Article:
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Petitioner was born to unmarried parents in Mexico. Both of his parents are now deceased. His father was a Mexican national and his mother a U.S. citizen. Petitioner entered the United States in 2000, at which point he was unaware of any claim to U.S. citizenship. Thus, when he was convicted of burglary, he admitted that he was deportable and ineligible for relief. He was removed in 2003. However, in 2014, he applied for a Certificate of Citizenship, claiming that he had acquired U.S. citizenship at birth through his father. USCIS denied Petitioner's application and he subsequently filed a petition under 8 U.S.C. Sec. 1252(b)(1), along with an opposed motion to transfer his case to the U.S. District Court for the Southern District of Texas for a de novo determination of his citizenship claim under 8 U.S.C. Sec. 1252(b)(5)(B).The Ninth Circuit determined that Petitioner presented sufficient evidence to create a genuine issue of material fact concerning his claim of U.S. citizenship. Thus, the court transferred Petitioner's case to the U.S. District Court for the Southern District of Texas for a de novo review of his citizenship claim. View "Garza-Flores v. Mayorkas" on Justia Law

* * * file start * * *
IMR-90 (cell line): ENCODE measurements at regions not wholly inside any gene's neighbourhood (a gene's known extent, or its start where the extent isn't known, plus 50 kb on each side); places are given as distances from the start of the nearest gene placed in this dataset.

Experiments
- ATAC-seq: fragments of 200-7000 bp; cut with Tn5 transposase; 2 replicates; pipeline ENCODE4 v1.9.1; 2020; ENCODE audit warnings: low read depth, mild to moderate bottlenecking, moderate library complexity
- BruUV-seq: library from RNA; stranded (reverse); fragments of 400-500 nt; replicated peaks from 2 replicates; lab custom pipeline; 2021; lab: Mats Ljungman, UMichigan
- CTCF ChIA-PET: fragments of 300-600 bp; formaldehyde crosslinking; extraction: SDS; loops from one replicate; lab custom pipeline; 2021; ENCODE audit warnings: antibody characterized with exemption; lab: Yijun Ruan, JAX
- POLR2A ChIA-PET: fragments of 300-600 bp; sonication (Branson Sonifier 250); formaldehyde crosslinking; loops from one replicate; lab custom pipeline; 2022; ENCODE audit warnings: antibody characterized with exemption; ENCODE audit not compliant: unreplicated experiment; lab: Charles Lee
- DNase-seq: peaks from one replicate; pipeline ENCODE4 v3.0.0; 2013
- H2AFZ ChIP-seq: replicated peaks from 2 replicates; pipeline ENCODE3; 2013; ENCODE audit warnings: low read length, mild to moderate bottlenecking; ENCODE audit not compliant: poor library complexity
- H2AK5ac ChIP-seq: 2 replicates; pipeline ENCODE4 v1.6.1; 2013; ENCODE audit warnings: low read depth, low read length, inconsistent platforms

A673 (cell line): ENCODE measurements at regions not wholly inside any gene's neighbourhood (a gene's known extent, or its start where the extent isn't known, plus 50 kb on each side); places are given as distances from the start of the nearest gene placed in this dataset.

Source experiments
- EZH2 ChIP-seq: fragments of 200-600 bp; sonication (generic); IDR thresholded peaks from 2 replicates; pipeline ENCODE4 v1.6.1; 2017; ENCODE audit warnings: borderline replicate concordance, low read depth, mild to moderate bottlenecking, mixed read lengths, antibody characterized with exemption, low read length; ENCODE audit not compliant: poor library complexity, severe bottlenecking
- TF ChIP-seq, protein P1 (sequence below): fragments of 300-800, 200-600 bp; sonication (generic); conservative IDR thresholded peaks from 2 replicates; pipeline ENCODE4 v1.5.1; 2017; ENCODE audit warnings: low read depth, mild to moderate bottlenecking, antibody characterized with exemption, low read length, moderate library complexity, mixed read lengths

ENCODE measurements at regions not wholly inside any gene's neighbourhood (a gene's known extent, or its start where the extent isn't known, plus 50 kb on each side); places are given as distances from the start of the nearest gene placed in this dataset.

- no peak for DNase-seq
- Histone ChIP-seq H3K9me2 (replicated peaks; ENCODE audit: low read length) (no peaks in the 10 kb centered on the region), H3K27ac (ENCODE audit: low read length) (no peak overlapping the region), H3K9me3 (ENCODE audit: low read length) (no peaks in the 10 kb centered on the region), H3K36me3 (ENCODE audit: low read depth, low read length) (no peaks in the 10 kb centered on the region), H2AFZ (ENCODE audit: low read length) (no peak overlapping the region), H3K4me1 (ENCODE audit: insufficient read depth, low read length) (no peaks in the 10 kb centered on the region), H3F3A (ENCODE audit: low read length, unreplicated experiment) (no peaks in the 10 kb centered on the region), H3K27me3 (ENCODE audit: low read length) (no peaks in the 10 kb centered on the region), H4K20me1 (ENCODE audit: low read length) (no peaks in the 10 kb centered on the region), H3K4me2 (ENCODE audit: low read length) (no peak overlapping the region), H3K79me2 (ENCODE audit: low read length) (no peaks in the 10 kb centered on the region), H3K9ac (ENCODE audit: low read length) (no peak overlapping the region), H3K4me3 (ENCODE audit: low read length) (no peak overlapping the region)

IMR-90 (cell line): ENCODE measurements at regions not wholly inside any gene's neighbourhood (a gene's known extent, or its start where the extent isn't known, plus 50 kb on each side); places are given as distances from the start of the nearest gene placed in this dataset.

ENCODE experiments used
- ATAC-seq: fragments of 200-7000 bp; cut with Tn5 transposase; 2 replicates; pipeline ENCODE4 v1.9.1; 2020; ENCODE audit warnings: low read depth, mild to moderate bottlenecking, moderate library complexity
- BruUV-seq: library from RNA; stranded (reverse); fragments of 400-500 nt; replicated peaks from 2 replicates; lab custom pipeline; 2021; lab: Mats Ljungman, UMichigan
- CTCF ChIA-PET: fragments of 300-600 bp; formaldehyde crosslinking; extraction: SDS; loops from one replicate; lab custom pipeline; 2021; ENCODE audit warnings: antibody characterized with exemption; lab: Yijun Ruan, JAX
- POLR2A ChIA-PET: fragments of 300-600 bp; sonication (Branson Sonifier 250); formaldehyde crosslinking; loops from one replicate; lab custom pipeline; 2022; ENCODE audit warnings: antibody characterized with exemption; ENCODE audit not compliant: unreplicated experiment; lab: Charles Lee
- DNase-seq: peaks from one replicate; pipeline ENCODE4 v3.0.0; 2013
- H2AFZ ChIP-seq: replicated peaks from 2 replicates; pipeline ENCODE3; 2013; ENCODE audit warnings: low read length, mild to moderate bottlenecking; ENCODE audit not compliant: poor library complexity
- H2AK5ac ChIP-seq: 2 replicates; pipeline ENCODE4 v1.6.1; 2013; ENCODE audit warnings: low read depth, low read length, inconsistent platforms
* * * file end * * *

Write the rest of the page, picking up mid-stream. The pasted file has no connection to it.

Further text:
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Petitioner asserted that, if he were removed to his native country of El Salvador, he would be identified as a gang member based on his gang tattoos and face a significant risk of being killed or tortured. Relying on Matter of J-F-F-, 23 I. & N. Dec. 912 (A.G. 2006), the Board of Immigration Appeals (“Board”) concluded that Petitioner failed to demonstrate a clear probability of torture because he did not establish that every step in a hypothetical chain of events was more likely than not to happen.   The Ninth Circuit, in granting Petitioner’s petition for review the court held that the Board erred by failing to adequately consider Petitioner’s aggregate risk of torture from multiple sources, and erred in rejecting Petitioner’s expert’s credible testimony solely because it was not corroborated by additional country conditions evidence.   The court concluded that the Board erred by failing to assess Petitioner’s aggregate risk of torture. Discussing Cole v. Holder, 659 F.3d 762 (9th Cir. 2011), the court explained that when an applicant posits multiple theories for why he might be tortured, the relevant inquiry is whether the total probability that the applicant will be tortured exceeds 50 percent.   Here, the Board considered Petitioner’s two separate theories of torture as a single hypothetical chain of events and denied his CAT claim because the probability of that hypothetical chain occurring was not high enough. The court concluded that in doing so, the Board misapplied Cole and Matter of J-F-F-.  By requiring Petitioner to show that every step in two hypothetical chains was more likely than not to occur, the Board increased his CAT burden. View "MIGUEL VELASQUEZ-SAMAYOA V. MERRICK GARLAND" on Justia Law